I’m lying naked in complete and utter darkness. I can hear nothing but the sound of my own deep breathing. I’m unable to sense where my skin ends and the space around my body begins. Suspended in a dreamlike trance, I’ve lost all awareness of time passing.
Where have I reached this blissfully altered state? During a 90-minute session in a flotation tank at Pure Float in Vancouver. (Read on for your chance to win a free float session at Pure Float!)
About a year ago, Charles introduced me to flotation therapy. He had experienced float tanks in the 80’s and told me of the deep relaxation and meditative state floating induces. When we heard of a new flotation centre opening in Gastown we each booked a 90-minute session. I was hooked on my first visit.
With nothing to stimulate it, your brain does some very interesting things during a float
A float tank is like a large bathtub-sized pod with a door. Each tank holds a solution of Epsom salts in about 10″ of water, which is warmed to skin temperature. The salts keep you buoyant with no areas of pressure on your skin, as opposed to lying in bed. This, combined with the precise temperature and lack of visual/audial stimuli, creates a feeling of being suspended in mid-air or floating in outer space.
With nothing to stimulate it, your brain does some very interesting things during a float: your brainwaves slowly change from Beta, active when you’re alert and awake, to Alpha, a daydream-like state of detached relaxation, then to Theta, the state used in hypnosis and in REM sleep. The Theta state is one of intense creativity, deep relaxation and feelings of inspiration. You’ll go in and out of Theta as you float, feeling at times like a really good Savasana at the end of a yoga practice, and at other times like the just-before-you-fall-asleep state.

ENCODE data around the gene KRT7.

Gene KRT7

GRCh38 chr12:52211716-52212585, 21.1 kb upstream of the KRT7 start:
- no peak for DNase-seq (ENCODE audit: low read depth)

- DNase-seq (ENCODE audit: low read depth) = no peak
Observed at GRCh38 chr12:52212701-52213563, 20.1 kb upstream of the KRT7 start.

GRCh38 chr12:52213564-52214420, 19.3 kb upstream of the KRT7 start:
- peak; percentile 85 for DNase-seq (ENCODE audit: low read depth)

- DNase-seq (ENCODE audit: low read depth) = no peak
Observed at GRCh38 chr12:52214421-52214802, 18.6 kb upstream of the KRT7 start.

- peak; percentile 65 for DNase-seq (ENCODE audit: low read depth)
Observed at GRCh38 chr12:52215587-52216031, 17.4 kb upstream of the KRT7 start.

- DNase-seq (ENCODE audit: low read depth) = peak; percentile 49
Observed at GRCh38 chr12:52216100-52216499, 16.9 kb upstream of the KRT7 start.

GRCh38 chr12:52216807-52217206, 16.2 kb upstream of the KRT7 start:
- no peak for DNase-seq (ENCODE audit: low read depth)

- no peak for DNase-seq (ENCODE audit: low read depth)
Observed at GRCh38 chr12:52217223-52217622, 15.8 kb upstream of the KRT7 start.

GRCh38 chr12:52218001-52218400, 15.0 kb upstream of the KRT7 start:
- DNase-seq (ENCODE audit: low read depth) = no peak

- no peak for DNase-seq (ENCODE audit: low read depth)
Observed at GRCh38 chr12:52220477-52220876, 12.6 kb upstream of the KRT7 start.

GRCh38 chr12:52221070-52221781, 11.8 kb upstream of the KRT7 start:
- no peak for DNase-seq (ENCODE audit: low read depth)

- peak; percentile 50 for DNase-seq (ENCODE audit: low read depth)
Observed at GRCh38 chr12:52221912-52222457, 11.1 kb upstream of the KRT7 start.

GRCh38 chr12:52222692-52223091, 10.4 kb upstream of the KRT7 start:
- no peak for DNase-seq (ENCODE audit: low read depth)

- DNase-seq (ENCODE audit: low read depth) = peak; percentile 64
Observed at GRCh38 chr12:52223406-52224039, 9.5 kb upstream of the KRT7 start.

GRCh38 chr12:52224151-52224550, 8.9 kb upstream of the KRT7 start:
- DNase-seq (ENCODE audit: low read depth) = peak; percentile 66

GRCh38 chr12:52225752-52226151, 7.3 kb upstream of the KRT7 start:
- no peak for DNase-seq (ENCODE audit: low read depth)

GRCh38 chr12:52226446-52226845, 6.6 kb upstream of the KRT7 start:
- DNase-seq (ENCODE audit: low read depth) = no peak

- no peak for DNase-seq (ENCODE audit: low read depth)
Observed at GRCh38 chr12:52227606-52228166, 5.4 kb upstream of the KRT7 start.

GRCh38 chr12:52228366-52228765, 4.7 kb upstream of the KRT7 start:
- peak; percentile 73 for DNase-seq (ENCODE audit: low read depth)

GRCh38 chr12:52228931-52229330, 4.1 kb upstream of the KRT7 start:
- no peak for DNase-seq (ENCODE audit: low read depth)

According to this article on Wikipedia, Swedish researchers have found that regular flotation sessions result in a decrease in pain, anxiety and depression. Another study, by Ohio State University, showed floating improved creativity in jazz musicians and led to more accuracy in target shooting and better focus before exams.
I loved the lights in the tank – indigo blue underwater and starry ceiling. And the rain shower head made me feel like I was in some space-age eco-spa
Personally, my favourite time to float is right after yoga or a workout – any post-exercise tension just melts away. I seem to recover more quickly from intense workouts, sleep more deeply and feel more relaxed and refreshed even the next day. The healing process can take place much more effectively in these stress free conditions.
Although I loved my first float, I admit I was initially a little unnerved by the total darkness and lack of sound. It took me a little while to completely let go, although on subsequent visits I was able to relax pretty much right away. If, like me, you’re a little claustrophobic, you might enjoy Pure Float. They have float rooms rather than tanks, so it’s more like floating in a king sized bathtub. I loved the lights in the tank – indigo blue underwater and starry ceiling – that can be turned on or off from inside. That and the rain shower head made me feel like I was in some space-age eco-spa.
I’m becoming aware of soft, soothing music playing inside my tank. I open my eyes, and slowly begin to stretch out my body. After a big yawn, I remove my earplugs, open the door and step out of my tank. I’m in a small private room with a dressing and shower area. I shower off the salt water with the toiletries provided, towel off with the gentle music in the background, dress, and wander out to the lounge for a post-float tea. I feel euphoric, re-energized, and best of all a state of complete health and wellness.
Want to win a free float? Be one of the first 50 subscribers to my blog and you’ll be entered to win a 60-minute float plus a Neurospa session (a pre-float treat that deeply enhances relaxation) from Pure Float on Howe Street in Vancouver! Draw will take place in spring 2015.